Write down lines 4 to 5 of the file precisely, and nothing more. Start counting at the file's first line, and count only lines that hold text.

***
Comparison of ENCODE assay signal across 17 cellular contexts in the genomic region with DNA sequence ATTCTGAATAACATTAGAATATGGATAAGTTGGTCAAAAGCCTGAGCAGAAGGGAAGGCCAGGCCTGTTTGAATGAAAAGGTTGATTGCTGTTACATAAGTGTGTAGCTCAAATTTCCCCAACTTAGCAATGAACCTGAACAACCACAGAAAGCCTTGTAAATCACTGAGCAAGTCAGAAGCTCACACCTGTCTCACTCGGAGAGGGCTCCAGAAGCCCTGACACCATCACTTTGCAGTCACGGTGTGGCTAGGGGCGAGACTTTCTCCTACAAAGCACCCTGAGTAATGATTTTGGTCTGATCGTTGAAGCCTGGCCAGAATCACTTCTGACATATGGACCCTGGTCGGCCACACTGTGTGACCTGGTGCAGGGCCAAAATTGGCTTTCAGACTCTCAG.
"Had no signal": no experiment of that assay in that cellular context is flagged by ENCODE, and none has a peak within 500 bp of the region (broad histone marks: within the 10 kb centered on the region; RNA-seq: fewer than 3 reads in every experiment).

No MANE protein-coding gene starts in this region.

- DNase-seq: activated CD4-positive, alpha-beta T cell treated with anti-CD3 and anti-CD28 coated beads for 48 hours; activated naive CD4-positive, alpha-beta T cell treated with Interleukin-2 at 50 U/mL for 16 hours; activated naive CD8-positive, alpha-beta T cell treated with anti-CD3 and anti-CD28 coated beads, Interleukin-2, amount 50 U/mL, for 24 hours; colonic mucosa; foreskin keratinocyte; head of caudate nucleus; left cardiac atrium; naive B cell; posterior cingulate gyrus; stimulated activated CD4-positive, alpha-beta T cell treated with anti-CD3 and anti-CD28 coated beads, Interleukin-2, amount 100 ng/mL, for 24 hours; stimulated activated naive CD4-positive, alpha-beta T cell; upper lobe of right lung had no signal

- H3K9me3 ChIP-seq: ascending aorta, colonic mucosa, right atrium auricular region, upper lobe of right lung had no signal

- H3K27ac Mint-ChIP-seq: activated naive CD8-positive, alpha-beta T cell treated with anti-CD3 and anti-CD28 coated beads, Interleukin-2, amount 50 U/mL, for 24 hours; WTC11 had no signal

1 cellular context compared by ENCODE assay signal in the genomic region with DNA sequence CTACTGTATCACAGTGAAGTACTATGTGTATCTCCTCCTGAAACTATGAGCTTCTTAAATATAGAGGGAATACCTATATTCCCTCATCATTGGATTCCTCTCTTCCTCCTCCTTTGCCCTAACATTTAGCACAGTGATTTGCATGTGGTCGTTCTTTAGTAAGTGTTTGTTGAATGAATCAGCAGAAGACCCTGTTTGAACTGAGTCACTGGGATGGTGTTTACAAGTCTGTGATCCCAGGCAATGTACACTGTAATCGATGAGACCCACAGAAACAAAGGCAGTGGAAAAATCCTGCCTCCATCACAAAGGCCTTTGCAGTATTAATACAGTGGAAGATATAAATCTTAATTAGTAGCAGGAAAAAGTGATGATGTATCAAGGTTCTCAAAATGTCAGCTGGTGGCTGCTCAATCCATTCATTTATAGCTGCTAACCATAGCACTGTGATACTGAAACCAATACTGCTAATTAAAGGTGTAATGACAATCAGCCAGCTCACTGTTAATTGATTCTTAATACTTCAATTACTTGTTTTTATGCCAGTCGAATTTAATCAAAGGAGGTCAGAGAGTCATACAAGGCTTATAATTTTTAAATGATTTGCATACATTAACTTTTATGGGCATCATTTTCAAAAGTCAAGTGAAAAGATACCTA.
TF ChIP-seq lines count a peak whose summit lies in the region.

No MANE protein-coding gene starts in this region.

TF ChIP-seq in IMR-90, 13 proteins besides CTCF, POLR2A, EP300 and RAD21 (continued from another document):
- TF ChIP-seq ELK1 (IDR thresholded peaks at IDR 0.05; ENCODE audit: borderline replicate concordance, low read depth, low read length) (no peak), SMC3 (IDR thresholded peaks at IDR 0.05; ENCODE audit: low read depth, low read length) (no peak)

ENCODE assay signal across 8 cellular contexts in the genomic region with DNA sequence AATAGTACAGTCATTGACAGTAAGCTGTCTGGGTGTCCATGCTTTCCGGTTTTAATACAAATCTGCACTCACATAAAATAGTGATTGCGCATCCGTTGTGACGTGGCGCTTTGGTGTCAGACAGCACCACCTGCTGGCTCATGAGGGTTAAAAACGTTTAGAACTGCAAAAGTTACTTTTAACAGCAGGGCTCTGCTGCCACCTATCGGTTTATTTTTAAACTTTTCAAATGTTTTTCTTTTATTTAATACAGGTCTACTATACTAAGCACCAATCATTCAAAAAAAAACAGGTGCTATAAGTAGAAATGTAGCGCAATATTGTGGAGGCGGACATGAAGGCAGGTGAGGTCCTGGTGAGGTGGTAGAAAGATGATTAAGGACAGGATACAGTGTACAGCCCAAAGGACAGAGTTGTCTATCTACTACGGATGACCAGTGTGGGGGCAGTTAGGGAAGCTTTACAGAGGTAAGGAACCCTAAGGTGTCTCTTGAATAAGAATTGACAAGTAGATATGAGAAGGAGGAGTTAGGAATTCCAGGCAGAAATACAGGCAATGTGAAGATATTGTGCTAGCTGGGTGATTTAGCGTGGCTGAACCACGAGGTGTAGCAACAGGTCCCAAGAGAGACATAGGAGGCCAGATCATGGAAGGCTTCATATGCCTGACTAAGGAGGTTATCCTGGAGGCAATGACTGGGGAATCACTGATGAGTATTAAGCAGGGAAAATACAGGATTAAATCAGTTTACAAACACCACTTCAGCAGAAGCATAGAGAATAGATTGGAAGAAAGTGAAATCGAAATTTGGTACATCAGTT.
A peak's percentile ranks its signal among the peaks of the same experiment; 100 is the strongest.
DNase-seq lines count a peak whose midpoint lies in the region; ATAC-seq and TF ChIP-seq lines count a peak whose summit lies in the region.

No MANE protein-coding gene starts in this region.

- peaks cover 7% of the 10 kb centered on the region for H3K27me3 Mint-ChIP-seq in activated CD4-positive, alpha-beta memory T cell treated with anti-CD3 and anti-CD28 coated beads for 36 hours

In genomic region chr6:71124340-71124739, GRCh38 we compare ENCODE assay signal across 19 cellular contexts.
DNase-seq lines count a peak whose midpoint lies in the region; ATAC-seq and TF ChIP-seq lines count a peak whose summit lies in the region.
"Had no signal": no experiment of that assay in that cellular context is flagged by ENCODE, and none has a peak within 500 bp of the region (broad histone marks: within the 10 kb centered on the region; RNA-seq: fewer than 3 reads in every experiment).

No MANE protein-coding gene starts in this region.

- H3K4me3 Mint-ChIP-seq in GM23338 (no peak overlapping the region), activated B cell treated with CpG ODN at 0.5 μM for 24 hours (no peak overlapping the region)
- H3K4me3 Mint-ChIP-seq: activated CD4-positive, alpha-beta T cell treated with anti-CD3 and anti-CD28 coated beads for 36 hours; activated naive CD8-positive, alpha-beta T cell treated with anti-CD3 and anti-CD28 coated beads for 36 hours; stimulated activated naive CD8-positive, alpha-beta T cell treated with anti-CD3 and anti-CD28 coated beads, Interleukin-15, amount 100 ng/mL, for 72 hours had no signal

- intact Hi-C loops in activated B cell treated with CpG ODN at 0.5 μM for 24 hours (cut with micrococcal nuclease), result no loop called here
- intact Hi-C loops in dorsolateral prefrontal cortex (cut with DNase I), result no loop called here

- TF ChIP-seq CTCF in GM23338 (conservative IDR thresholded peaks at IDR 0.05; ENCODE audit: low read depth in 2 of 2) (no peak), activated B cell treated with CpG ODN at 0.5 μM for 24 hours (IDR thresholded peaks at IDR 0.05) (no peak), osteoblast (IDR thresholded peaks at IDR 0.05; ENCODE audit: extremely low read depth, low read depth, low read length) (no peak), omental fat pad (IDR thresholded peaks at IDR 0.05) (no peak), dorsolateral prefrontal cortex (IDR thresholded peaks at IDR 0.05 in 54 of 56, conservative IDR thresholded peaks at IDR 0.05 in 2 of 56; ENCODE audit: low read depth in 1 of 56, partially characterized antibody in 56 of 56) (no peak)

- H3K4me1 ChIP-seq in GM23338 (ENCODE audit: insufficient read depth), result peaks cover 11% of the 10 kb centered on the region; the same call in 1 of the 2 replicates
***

- DNase-seq: activated CD4-positive, alpha-beta T cell treated with anti-CD3 and anti-CD28 coated beads for 48 hours; activated naive CD4-positive, alpha-beta T cell treated with Interleukin-2 at 50 U/mL for 16 hours; activated naive CD8-positive, alpha-beta T cell treated with anti-CD3 and anti-CD28 coated beads, Interleukin-2, amount 50 U/mL, for 24 hours; colonic mucosa; foreskin keratinocyte; head of caudate nucleus; left cardiac atrium; naive B cell; posterior cingulate gyrus; stimulated activated CD4-positive, alpha-beta T cell treated with anti-CD3 and anti-CD28 coated beads, Interleukin-2, amount 100 ng/mL, for 24 hours; stimulated activated naive CD4-positive, alpha-beta T cell; upper lobe of right lung had no signal

- H3K9me3 ChIP-seq: ascending aorta, colonic mucosa, right atrium auricular region, upper lobe of right lung had no signal